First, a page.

By Gregory Clark, Illustrated by Jim Frise, November 8, 1947
“It’s a brain wave!” shouted Jimmie Frise.
“Good planning,” I yelled back, “is the secret of everything!”
We were in the back of a rented truck which was joggling us terribly over the backwoods tote road that led into our log hunting cabin.
With our duffle bags, rifles and hunting gear, we were being bounced and thudded through the dusk on the last 10 minutes of the 15-mile journey from the ultimate village.
“Boy,” exulted Jim, “I bet this is going to be the best hunting trip of our entire lives. Something tells me.”
“Organization,” I bellowed, “pays off. When I think back over all the hunting trips we’ve been on, haphazard, unplanned, disorganized …”
“Of course,” interjected Jimmie, “part of the charm, the attraction, of outdoor sport, is its uncertainty. I don’t go for these highly organized hunting camps where the deer are practically tied up to trees by the guides, beforehand.”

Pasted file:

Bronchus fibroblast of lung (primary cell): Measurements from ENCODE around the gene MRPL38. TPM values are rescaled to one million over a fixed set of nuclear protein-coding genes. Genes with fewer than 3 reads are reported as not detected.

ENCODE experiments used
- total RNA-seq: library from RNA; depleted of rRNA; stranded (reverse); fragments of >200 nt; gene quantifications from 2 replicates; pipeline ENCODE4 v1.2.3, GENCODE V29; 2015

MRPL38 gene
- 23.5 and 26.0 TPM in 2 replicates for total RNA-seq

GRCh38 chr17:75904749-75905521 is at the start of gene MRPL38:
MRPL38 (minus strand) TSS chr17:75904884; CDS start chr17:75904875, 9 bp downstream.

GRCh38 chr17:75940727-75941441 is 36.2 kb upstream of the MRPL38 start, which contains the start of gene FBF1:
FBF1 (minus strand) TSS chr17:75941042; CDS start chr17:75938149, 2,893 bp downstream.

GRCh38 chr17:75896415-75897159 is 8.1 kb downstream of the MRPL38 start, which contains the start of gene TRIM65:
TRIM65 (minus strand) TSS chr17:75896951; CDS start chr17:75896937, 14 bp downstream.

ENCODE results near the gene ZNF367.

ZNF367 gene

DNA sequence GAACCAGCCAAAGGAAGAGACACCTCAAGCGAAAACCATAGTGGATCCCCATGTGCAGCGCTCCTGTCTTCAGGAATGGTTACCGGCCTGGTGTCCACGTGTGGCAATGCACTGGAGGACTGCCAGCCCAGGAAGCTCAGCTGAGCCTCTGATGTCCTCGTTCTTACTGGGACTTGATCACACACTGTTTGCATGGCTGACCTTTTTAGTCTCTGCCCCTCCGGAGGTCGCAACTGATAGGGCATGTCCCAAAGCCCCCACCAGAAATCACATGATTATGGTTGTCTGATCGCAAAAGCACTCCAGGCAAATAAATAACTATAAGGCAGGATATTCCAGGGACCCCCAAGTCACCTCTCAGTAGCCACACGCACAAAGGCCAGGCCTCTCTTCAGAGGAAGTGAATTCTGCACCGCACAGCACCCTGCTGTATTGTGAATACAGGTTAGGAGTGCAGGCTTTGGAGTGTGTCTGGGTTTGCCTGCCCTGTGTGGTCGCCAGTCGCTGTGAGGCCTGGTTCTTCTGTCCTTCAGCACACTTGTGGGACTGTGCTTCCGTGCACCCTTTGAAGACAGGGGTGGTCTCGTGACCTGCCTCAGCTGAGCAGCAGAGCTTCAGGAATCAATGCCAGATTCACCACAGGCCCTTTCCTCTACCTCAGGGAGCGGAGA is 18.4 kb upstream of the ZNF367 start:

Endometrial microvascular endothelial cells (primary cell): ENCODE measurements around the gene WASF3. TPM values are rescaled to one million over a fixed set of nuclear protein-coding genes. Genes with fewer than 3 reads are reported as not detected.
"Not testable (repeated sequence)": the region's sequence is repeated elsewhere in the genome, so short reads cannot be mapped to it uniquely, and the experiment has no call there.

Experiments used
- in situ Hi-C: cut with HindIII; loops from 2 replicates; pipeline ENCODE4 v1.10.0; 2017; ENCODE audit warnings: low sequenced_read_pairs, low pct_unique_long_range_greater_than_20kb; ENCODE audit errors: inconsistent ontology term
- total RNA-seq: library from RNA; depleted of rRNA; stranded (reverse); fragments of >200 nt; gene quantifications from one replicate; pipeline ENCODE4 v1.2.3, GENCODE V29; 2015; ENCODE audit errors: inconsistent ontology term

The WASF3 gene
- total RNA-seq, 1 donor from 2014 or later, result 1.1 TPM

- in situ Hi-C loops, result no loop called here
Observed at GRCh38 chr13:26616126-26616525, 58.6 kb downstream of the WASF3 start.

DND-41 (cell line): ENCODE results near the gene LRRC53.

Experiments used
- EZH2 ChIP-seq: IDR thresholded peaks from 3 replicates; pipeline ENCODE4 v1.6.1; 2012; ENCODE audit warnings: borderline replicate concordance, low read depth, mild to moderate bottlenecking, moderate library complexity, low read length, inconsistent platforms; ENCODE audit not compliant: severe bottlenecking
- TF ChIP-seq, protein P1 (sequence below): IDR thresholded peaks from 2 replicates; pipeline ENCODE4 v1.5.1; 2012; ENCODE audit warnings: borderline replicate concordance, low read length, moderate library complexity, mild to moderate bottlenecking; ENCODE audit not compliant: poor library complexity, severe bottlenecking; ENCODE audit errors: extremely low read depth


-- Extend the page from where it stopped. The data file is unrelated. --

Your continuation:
“I was thinking of the cook,” I shouted. “The Chinese cook. Why didn’t we think of that years ago?”
“Ah, that,” cried Jim happily, “was good old Skipper’s idea.”
Skipper is the newly-elected captain of our small hunting party. For years, he has been the chief complainer about lack of organization in our annual excursion. And one of the first things he did, on taking over command of the party, was to engage Wang, a Chinese friend of his from a city restaurant where Skipper eats chicken chow mein.
Wang, with Skipper and the rest of our party, was already in at the hunting cabin. Jim and I had been detained to the last by Jimmie not having his cartoon done.
“When I think,” I joggled “of all the years we’ve gone into the bush with a dozen great big cartons of canned goods …”
“So we were all half sick, about the third day,” agreed Jim, “with greasy food.”
“Aw,” I reminded, “and think of the mess the cabin was always in! And the delay in getting going in the morning, because of having to get breakfast.”
“And all the quarreling and bickering,” said Jim, “as to whose turn it was to wash up dishes or get the dinner.”
“I don’t see how we put up with it,” I submitted. “Every hunting party should hire a cook. It’s a very small outlay, divided among six men. Yet, it makes all the difference. Wang will get up early and have breakfast on the table before daybreak, so we’re all out in the bush by the time we’re able to see.”